Background: A nutritional background has been recognized in the pathophysiology of autism and a series of nutritional interventions have been considered as complementary therapeutic options. As available treatments and interventions are not effective in all individuals, new therapies could broaden management options for these patients. Our aim is to provide current literature data about the effect of therapeutic diets on autism spectrum disorder.
Data source: A systematic review was conducted by two reviewers independently. Prospective clinical and preclinical studies were considered.
Result: Therapeutic diets that have been used in children with autism include ketogenic and gluten/casein-free diet. We were able to identify 8 studies conducted in animal models of autism demonstrating a beneficial effect on neurophysiological and clinical parameters. Only 1 clinical study was found showing improvement in childhood autism rating scale after implementation of ketogenic diet. With regard to gluten/casein-free diet, 4 clinical studies were totally found with 2 of them showing a favorable outcome in children with autism. Furthermore, a combination of gluten-free and modified ketogenic diet in a study had a positive effect on social affect scores. No serious adverse events have been reported.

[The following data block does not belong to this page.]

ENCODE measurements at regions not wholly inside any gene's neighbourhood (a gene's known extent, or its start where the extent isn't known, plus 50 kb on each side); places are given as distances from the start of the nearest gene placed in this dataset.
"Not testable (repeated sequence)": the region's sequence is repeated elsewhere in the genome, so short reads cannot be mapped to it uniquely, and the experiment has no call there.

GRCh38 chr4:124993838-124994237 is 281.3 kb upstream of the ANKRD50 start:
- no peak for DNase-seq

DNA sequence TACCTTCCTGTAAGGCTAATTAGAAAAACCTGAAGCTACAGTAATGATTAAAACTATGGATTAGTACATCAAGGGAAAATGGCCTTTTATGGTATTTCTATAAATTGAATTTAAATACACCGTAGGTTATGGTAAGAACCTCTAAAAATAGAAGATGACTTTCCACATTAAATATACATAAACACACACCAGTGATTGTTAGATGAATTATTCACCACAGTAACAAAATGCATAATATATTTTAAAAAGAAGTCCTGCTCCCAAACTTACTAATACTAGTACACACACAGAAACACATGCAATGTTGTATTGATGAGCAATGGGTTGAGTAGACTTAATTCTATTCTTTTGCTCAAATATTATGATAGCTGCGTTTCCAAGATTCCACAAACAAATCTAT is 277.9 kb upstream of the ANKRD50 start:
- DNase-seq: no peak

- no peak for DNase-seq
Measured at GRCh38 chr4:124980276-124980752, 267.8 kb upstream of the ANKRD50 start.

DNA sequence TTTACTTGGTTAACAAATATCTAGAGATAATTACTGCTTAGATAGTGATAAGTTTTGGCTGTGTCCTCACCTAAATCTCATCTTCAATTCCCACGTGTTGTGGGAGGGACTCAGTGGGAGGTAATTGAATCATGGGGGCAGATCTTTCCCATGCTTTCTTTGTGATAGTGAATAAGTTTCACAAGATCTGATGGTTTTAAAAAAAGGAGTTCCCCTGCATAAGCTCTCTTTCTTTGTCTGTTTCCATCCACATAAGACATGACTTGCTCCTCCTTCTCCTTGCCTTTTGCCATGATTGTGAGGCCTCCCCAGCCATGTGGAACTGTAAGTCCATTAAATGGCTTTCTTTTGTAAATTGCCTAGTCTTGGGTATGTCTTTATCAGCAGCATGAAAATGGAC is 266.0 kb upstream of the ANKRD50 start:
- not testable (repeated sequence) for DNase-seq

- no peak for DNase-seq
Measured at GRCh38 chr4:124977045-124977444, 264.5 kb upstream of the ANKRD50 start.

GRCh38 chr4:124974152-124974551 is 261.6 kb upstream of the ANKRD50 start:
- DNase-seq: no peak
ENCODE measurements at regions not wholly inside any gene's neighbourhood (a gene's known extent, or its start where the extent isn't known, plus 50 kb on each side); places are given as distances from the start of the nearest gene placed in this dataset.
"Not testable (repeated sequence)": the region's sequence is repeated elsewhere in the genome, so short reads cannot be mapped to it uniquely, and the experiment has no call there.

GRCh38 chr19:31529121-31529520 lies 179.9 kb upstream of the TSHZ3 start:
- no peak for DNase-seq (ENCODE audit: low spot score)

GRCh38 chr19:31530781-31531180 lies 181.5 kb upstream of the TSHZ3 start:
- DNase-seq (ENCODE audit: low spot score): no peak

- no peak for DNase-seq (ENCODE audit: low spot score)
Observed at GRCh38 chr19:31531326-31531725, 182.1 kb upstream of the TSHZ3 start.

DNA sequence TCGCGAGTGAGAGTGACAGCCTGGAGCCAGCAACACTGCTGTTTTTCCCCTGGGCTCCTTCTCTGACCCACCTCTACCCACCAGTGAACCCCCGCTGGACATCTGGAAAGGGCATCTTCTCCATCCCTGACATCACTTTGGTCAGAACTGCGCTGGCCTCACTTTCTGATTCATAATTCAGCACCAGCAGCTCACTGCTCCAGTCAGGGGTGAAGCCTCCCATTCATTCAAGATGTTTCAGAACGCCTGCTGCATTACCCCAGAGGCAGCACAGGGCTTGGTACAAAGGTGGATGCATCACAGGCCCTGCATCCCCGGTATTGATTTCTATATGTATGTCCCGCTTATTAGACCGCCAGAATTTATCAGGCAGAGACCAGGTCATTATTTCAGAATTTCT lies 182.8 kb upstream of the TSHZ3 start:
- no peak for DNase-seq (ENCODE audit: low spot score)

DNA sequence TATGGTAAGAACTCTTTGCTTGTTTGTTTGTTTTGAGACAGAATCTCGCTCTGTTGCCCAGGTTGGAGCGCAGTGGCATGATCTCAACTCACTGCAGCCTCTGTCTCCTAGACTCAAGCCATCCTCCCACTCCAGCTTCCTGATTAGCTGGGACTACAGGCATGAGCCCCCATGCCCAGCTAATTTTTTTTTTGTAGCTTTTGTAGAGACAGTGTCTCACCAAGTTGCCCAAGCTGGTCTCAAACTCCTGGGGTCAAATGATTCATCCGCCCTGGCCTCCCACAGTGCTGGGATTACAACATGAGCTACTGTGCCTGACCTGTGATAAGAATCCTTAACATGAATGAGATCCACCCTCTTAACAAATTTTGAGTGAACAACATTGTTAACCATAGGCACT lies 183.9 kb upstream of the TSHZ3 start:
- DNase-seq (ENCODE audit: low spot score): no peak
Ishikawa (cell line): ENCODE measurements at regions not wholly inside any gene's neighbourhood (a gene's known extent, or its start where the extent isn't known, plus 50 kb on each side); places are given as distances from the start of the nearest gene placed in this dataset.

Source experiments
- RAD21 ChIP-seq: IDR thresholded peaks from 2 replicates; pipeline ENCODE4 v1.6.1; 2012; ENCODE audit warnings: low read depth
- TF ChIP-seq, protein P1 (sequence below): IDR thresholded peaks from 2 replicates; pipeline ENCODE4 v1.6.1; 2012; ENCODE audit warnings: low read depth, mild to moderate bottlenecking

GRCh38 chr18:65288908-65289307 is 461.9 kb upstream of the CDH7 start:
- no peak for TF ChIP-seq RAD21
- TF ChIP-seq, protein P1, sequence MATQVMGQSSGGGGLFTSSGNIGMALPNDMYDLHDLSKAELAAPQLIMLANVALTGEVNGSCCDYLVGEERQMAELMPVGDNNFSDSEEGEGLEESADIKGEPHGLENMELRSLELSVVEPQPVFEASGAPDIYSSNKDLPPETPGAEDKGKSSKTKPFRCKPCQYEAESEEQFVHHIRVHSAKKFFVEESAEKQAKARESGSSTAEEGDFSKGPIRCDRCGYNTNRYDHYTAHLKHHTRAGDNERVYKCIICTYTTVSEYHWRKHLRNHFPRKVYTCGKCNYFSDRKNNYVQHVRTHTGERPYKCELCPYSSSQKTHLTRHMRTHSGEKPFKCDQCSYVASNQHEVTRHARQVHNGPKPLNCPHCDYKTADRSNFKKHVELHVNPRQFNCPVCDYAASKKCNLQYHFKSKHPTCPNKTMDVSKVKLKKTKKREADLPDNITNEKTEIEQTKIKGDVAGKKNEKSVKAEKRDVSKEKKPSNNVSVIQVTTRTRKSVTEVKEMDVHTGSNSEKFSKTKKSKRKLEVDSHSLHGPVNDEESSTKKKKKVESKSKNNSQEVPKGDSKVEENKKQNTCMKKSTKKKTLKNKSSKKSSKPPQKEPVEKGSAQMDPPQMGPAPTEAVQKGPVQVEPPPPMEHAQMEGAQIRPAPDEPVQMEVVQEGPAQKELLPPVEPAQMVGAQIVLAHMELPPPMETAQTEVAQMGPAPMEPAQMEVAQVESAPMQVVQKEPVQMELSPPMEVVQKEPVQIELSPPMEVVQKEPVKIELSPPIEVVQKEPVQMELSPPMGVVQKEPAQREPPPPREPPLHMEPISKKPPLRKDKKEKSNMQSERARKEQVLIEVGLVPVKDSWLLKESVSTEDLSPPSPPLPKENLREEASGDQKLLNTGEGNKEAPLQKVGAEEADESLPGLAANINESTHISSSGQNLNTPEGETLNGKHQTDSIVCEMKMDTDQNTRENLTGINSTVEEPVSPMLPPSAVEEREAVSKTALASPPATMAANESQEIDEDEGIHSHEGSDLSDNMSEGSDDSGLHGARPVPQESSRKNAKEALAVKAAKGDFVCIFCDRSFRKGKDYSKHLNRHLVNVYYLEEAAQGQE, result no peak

Conclusion: Despite encouraging laboratory data, there is controversy about the real clinical effect of therapeutic diets in patients with autism. More research is needed to provide sounder scientific evidence.
Keywords: Autism; Children; Gluten/casein-free diet; Ketogenic diet; Therapeutic diet.